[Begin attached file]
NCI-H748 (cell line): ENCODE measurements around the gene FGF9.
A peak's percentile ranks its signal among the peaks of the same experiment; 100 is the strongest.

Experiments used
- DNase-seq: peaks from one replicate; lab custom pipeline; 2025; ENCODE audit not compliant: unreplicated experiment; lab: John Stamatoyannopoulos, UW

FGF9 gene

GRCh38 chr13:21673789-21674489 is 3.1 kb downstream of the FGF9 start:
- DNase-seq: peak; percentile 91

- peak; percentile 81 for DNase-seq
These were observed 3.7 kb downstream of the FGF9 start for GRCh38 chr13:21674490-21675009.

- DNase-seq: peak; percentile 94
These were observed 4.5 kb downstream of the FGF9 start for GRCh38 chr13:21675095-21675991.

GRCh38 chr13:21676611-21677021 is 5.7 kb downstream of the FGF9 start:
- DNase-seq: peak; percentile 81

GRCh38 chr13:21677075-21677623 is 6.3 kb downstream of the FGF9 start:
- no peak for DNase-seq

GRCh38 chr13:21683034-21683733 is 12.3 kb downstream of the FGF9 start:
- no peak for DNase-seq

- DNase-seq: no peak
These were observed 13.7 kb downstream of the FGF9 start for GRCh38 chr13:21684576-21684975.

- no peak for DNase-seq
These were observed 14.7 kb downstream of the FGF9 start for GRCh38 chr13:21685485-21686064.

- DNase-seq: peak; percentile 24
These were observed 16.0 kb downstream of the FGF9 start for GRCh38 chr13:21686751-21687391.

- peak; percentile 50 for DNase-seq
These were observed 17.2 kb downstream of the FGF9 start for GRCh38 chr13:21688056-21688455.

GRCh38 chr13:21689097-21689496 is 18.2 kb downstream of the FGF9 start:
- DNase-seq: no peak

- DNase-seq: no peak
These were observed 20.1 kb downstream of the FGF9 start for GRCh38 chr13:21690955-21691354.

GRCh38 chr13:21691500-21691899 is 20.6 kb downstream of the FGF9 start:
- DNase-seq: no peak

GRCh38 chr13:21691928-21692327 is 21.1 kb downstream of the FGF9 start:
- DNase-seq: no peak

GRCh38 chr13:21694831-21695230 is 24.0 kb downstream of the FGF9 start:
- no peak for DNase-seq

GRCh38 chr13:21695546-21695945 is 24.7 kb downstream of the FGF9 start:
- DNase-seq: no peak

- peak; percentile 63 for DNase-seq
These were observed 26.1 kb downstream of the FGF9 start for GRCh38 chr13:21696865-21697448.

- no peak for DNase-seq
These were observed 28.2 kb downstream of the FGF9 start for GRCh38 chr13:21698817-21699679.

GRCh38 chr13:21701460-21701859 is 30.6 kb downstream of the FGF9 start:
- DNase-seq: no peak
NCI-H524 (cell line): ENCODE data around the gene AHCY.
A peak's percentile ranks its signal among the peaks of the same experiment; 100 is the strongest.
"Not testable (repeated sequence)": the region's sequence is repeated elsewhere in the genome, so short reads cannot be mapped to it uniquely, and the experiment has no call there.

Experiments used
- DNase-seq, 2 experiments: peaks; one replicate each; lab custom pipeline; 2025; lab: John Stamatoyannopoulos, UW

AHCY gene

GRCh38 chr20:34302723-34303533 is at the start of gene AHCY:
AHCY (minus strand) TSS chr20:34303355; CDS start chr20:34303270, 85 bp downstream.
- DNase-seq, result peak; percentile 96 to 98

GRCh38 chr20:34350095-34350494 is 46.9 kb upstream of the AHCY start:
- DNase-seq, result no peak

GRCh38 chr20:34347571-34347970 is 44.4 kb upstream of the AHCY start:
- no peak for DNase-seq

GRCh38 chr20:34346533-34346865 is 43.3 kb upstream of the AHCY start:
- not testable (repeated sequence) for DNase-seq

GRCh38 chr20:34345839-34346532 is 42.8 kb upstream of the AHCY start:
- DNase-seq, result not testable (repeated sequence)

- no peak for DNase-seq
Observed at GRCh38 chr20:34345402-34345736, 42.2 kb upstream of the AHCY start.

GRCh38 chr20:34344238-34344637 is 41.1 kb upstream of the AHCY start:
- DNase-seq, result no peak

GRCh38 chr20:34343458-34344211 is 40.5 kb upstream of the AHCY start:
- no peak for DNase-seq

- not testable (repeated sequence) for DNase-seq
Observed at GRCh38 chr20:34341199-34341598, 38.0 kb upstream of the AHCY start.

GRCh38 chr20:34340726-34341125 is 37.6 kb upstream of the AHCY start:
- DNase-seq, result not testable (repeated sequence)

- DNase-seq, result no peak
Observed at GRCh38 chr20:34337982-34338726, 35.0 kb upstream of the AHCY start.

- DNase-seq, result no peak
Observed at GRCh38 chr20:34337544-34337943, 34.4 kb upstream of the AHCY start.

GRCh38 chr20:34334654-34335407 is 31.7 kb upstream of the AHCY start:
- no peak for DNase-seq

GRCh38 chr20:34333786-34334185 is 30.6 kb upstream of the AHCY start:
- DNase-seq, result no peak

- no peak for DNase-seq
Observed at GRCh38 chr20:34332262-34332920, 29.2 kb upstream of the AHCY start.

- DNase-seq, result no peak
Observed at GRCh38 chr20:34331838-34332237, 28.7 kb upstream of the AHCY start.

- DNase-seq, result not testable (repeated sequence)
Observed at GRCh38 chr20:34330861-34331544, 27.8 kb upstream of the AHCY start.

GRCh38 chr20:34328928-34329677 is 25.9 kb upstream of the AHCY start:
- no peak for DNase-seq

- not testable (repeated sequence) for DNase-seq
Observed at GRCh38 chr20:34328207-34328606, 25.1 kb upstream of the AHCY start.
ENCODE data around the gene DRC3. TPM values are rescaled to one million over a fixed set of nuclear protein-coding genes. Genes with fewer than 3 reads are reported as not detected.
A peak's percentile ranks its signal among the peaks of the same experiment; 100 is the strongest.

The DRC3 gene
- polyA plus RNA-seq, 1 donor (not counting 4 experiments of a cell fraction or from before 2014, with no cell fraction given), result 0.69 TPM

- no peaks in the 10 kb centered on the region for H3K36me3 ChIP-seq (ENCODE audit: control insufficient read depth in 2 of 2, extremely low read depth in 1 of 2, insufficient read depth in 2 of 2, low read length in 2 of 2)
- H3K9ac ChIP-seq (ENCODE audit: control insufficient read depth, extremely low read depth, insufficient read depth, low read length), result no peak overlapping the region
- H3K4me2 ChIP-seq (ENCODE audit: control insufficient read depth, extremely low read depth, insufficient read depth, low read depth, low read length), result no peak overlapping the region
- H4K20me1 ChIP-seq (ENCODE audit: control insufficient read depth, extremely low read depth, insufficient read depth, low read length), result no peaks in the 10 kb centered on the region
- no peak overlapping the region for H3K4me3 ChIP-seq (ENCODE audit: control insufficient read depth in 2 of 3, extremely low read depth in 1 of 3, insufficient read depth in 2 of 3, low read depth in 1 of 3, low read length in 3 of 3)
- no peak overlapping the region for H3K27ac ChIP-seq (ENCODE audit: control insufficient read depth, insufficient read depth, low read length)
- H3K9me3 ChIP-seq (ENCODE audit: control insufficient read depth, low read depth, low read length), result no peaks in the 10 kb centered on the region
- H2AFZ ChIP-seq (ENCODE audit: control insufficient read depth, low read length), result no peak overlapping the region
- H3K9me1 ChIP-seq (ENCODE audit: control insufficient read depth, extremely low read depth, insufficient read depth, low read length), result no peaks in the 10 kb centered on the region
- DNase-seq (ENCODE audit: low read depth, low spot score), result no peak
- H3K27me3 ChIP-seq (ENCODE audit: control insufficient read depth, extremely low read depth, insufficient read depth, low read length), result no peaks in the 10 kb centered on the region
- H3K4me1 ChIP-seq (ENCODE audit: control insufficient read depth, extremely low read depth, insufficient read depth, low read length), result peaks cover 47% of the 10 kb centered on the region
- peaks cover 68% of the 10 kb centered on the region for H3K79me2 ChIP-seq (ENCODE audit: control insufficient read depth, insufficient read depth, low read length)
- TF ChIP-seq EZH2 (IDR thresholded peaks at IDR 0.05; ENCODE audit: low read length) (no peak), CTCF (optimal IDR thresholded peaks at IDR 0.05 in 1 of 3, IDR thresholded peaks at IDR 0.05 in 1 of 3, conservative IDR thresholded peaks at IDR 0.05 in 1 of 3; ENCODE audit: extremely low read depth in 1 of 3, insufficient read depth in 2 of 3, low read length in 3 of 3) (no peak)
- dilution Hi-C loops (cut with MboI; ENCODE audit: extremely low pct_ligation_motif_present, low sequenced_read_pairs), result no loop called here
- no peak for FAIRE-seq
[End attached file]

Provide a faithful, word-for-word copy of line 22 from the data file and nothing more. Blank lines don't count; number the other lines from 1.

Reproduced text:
- DNase-seq: peak; percentile 24